Would you be surprised to hear that throughout the year more than 500 different birds can be found in Los Angeles County? L.A. is situated along the Pacific Flyway, a major north-south navigation route for migratory birds. Because of this, we get to see a lot of migrating birds in addition to our resident species.
As I'm sure many of you know, some of these birds can be seen right at our lovely Ocean View Farms. They are attracted here by food/seeds, habitat and prey. Many live here all year round.
Here is a list of the some of the birds my husband and I have seen since becoming OVF members a few years ago: Allen's hummingbird, Anna's hummingbird, American crow, American kestrel, Bewick's wren, black phoebe*, blue-gray gnatcatcher, brewers blackbird, bushtit, Cassin's kingbird*, cedar waxwing, cliff swallow, common raven, Cooper's hawk*, downy woodpecker, Eurasian collared dove, lesser goldfinch*, hooded oriole, house finch, house sparrow, house wren*, Hutton's vireo, killdeer, mourning dove, Nashville warbler, northern mockingbird, orange-crowned warbler, red-tailed hawk, ruby-crowned kinglet, Say's phoebe*, townsend's warbler, tree sparrow, western bluebird, western gull, western kingbird, white-crowned sparrow, and yellow-rumped warbler.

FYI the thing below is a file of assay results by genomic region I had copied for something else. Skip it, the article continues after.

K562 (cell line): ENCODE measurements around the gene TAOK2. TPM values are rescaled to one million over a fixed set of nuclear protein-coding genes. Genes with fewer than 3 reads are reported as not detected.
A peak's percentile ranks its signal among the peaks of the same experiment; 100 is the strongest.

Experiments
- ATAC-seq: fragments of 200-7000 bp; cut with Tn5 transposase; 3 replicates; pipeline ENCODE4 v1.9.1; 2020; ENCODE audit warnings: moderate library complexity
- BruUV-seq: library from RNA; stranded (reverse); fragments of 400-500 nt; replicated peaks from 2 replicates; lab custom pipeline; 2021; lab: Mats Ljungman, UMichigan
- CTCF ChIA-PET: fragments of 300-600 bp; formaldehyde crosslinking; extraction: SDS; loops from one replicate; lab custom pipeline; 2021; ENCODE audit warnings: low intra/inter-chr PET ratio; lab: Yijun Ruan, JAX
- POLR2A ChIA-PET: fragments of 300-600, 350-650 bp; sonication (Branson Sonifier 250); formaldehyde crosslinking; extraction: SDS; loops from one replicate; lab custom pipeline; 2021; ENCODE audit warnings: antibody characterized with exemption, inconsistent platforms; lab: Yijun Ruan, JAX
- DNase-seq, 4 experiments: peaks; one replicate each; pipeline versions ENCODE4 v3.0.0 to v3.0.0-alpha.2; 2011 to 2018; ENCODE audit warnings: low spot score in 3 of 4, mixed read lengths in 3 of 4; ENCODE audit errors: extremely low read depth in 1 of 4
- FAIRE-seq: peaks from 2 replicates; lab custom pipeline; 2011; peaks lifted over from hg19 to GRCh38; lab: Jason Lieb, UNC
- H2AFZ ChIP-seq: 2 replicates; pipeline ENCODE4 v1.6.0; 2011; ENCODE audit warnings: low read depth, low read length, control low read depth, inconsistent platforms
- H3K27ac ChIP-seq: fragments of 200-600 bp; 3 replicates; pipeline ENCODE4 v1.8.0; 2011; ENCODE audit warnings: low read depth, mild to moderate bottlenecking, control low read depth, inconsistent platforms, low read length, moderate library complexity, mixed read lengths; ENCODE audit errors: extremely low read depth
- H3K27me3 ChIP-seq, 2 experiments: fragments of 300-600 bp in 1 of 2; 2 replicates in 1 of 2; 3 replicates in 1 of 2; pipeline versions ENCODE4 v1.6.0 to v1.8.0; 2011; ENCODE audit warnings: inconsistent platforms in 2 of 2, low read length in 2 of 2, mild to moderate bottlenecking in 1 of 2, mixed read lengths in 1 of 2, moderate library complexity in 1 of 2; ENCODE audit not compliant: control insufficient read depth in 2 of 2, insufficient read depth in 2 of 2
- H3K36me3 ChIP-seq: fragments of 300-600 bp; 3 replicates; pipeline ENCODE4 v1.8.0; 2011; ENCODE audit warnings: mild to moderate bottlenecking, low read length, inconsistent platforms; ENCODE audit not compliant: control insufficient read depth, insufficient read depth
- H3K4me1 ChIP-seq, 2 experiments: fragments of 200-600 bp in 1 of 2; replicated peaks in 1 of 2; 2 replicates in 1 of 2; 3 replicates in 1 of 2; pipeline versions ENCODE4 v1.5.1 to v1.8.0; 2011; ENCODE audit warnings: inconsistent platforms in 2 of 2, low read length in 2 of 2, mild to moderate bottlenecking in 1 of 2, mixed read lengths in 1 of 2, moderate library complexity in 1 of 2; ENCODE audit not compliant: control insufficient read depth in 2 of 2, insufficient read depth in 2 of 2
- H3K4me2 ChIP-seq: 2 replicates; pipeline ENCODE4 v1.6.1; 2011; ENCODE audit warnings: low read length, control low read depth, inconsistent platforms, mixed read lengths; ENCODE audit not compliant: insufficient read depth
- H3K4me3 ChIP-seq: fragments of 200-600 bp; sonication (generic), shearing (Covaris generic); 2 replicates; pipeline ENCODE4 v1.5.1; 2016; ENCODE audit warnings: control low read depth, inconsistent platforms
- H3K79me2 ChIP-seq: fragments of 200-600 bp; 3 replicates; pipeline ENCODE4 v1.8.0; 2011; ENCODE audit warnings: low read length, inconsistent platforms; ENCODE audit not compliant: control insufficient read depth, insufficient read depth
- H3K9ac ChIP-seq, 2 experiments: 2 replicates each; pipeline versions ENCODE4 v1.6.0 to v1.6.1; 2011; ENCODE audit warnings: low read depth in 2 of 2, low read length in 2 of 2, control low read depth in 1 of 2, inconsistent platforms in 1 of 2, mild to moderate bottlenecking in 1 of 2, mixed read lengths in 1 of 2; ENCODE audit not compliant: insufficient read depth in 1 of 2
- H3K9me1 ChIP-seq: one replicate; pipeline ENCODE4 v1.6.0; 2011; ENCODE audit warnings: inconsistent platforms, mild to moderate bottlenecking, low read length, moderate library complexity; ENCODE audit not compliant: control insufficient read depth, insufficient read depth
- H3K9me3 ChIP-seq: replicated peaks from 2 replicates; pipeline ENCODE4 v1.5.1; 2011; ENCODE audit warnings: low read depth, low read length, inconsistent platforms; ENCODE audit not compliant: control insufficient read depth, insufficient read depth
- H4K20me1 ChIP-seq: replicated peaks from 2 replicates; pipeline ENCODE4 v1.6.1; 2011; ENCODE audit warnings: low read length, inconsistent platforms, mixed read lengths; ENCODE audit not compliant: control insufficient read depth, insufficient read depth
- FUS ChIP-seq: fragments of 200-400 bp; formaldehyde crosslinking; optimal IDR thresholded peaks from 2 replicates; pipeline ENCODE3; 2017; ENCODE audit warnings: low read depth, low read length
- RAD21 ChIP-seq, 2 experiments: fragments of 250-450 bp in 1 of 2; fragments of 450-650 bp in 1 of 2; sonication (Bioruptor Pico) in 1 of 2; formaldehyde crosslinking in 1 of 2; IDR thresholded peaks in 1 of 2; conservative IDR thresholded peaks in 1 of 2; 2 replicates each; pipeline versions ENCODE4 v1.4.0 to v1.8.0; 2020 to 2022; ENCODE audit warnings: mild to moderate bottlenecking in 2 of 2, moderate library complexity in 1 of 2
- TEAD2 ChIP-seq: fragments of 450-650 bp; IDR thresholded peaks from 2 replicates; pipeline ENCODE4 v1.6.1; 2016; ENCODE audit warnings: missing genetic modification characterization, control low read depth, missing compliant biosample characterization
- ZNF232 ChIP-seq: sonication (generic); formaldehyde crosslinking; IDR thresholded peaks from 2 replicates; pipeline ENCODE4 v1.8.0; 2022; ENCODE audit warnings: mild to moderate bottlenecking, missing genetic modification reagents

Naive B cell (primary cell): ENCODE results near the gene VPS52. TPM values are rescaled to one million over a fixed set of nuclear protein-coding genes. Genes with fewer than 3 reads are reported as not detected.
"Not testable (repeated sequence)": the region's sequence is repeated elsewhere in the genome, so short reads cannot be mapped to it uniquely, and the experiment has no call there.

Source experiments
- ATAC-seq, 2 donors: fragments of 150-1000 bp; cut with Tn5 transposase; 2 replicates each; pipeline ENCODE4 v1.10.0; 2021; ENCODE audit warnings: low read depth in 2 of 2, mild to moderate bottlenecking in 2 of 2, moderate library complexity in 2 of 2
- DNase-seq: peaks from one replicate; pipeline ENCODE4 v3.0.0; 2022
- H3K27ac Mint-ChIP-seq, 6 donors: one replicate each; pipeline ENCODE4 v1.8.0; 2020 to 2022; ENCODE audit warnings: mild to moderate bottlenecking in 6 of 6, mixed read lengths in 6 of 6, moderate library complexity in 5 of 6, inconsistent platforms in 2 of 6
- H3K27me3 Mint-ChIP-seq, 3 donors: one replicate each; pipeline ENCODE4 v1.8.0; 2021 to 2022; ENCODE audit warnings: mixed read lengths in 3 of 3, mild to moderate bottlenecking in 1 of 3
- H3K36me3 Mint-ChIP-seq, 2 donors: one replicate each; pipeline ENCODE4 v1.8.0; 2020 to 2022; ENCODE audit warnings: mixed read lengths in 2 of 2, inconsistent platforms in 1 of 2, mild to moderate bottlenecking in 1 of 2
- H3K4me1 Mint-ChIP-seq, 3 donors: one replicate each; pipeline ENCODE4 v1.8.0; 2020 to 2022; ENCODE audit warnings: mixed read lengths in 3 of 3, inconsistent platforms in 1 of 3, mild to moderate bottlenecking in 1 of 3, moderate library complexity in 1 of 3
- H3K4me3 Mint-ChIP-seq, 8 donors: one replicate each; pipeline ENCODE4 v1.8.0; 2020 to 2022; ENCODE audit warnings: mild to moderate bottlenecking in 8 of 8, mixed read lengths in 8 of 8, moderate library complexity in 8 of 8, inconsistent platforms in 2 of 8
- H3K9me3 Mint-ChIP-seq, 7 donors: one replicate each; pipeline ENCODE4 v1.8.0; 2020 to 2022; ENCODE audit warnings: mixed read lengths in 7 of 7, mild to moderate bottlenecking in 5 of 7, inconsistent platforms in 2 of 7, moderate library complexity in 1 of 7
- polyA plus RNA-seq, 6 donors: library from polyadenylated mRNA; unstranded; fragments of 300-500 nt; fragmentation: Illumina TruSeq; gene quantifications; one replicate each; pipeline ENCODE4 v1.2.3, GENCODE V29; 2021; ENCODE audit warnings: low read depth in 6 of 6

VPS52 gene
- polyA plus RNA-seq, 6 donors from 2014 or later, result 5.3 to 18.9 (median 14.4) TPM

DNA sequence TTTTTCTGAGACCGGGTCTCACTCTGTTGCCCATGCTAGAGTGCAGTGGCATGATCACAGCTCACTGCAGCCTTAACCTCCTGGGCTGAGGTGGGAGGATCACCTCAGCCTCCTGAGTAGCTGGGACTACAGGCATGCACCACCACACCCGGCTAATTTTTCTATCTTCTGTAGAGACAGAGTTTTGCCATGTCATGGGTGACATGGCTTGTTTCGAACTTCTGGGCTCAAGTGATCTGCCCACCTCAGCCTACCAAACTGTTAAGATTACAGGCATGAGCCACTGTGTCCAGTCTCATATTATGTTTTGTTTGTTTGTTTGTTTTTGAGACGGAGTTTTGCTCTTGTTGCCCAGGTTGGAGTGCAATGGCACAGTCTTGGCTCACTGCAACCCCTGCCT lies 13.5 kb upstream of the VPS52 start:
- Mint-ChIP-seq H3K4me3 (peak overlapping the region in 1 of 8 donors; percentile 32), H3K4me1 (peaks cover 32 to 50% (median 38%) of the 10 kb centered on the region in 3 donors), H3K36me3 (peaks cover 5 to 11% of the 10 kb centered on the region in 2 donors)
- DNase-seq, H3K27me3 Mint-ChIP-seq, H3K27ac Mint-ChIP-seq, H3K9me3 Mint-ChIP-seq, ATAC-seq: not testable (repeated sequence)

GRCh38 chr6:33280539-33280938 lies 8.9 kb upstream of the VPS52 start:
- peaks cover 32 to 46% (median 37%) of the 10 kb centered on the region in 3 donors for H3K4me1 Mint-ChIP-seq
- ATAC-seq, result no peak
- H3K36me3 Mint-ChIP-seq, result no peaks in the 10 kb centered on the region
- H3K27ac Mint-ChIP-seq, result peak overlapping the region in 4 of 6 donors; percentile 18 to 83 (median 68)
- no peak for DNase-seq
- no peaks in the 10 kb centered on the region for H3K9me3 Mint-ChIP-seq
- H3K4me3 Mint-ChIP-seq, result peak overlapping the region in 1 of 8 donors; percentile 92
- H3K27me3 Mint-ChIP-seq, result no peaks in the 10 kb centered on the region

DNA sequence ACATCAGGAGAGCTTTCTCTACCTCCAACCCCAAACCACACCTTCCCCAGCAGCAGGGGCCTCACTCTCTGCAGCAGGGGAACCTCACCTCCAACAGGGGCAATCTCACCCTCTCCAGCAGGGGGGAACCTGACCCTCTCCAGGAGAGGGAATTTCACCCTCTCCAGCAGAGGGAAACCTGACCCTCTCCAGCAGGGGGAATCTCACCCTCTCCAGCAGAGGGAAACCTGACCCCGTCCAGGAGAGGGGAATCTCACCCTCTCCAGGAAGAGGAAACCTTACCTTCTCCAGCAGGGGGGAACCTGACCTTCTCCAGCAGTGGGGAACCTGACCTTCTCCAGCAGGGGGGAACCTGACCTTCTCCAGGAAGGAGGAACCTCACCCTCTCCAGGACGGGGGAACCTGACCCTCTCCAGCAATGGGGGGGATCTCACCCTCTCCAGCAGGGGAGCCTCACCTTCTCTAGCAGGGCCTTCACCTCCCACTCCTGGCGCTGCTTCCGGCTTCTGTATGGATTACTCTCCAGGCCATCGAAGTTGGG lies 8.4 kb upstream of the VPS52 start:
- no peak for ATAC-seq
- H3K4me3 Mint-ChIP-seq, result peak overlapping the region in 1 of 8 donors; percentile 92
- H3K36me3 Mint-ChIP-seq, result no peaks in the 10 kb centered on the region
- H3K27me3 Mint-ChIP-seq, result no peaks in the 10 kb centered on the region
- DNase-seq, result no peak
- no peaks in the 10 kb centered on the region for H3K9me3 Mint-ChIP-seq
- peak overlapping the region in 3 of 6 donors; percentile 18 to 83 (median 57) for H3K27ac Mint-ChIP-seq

*pictured below from left to right: black pheobe, Cassin's kingbird, Cooper's hawk, house wren, lesser goldfinch, Say's phoebe
Our plot is in Lower 4, so I'm sure there are a lot more birds visiting across OVF. If you would like help identifying them, the Merlin Bird ID app is free and is a good resource. It can be downloaded on both the Apple App and Google Play.